Great Dixter’s garden in Christopher Lloyd’s words.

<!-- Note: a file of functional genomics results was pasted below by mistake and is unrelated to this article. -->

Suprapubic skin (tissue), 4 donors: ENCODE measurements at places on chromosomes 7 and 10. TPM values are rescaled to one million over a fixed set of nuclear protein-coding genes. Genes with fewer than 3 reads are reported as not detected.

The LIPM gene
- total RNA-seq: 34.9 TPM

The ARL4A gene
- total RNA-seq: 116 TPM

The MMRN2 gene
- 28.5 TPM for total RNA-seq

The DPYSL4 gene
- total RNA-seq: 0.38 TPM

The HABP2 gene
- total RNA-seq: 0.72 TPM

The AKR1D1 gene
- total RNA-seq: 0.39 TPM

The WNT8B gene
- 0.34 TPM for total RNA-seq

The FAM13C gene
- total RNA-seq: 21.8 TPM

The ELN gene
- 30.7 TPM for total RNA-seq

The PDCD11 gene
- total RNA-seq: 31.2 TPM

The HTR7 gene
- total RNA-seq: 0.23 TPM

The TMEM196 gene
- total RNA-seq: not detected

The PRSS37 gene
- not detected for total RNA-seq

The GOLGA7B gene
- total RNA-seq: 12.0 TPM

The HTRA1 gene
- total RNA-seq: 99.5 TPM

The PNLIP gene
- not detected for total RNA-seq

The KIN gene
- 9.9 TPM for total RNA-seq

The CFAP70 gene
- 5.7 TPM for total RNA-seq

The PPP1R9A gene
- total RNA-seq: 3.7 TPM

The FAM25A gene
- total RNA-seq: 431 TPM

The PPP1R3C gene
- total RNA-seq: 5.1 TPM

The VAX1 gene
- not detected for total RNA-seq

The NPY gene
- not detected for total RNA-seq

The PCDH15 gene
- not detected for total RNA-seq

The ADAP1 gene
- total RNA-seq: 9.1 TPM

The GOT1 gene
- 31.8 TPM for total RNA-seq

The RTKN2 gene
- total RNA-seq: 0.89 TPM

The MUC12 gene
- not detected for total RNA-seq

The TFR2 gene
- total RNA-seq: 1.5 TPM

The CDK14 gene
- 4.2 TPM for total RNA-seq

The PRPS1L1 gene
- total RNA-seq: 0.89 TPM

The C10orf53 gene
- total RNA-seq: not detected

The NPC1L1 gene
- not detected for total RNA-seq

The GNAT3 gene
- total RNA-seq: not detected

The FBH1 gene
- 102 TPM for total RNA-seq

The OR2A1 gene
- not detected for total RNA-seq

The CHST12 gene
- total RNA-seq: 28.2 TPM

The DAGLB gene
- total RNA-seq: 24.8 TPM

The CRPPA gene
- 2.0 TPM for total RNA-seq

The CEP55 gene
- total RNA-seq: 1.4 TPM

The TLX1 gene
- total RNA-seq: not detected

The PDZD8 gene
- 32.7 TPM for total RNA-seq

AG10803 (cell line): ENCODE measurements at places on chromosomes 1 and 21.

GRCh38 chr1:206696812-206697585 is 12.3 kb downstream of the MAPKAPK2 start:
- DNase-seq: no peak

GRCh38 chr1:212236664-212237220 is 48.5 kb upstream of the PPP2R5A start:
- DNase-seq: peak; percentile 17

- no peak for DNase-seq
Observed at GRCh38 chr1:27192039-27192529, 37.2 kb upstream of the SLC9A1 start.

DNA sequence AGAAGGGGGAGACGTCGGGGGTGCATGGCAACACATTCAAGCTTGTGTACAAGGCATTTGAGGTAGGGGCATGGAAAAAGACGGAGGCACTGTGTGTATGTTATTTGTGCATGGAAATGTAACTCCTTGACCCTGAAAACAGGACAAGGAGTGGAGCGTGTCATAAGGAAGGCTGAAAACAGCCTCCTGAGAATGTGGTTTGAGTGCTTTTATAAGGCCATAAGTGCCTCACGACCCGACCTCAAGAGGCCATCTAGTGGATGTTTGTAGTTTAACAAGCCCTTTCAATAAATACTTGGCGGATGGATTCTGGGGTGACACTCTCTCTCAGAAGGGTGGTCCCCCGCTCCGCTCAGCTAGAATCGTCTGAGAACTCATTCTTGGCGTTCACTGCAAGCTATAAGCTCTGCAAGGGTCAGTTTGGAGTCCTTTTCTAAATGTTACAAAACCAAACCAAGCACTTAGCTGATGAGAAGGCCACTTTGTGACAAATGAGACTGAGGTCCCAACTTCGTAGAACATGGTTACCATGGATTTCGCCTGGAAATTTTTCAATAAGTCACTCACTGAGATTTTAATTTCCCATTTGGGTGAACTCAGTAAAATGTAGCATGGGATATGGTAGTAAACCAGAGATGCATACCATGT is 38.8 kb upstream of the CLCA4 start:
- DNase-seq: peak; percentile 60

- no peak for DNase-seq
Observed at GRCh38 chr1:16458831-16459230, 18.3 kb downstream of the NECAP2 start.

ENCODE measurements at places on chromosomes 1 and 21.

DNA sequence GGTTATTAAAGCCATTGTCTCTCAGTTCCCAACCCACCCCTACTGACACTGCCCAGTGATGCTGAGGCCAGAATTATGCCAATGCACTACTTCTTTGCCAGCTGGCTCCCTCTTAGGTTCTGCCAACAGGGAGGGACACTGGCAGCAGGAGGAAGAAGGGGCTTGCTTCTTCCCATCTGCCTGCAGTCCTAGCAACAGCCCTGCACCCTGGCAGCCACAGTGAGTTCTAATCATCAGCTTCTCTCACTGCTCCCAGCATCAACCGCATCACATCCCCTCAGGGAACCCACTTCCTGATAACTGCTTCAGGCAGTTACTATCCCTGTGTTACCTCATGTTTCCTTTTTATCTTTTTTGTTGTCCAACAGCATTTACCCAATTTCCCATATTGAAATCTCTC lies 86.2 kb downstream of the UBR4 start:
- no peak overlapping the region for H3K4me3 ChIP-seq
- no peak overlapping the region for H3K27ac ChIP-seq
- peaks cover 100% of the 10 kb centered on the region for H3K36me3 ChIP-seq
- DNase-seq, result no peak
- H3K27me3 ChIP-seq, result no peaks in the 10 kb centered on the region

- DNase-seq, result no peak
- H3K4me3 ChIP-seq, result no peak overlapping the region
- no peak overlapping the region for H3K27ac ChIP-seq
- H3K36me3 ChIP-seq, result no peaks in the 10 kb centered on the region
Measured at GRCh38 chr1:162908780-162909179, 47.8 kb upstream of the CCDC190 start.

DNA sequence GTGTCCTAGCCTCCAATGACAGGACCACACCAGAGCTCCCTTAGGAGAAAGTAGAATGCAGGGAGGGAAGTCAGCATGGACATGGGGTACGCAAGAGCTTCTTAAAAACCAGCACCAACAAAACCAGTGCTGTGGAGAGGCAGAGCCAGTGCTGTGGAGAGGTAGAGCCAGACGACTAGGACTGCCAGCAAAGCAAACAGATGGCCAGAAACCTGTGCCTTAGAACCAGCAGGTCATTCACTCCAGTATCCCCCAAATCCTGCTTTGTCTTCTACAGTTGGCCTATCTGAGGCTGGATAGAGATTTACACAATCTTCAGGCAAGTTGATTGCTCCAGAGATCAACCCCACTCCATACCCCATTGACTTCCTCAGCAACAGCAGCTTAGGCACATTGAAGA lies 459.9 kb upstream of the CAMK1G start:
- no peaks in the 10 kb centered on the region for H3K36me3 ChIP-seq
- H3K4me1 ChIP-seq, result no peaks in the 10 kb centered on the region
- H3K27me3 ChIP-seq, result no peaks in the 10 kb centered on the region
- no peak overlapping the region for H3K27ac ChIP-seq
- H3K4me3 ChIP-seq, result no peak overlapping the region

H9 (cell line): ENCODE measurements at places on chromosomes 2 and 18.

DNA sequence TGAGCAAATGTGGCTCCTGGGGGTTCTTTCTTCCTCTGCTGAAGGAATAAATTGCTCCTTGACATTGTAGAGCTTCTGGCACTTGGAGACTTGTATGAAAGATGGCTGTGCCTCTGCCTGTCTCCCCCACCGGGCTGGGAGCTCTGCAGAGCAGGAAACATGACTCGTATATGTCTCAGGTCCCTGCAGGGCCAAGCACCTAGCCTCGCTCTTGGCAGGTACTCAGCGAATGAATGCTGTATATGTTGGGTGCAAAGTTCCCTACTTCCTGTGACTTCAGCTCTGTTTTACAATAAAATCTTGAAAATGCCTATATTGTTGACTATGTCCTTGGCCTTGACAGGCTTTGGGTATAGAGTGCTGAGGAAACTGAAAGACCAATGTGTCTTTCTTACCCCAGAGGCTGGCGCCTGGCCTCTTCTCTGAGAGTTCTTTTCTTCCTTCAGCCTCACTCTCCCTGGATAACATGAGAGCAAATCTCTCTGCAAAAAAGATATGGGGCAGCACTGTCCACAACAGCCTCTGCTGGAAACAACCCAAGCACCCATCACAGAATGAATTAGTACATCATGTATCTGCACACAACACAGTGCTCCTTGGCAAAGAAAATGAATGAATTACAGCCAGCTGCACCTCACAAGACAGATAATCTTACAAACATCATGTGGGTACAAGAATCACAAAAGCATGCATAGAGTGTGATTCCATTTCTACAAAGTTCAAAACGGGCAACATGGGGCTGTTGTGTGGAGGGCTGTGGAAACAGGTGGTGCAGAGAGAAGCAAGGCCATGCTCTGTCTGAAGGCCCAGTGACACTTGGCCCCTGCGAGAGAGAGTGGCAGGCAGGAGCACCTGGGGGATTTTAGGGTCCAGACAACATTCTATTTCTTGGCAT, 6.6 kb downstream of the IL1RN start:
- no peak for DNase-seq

Through the Wall Garden, you emerge through Lutyens’ second brick archway and should note his use of tiles, set on edge, in the paving at the start of his double flight of steps, the first, curved, the second, angled. Topiary yew ‘coffee pots’ are close to high hedges of olive green holm oak, commonly called ilex, Quercus ilex. There is a gap in this where I allowed an over-vigorous rambler rose to kill off a couple of oaks. When opened up, I liked the view of the twisted trunks of a crab, Malus floribunda, so much, that I have left this open, underplanting the crab with a carpet of Epimedium pinnatum colchicum. We strim over its tired old leaves, early in the year, and it then has bright yellow flowers among the coppery young foliage.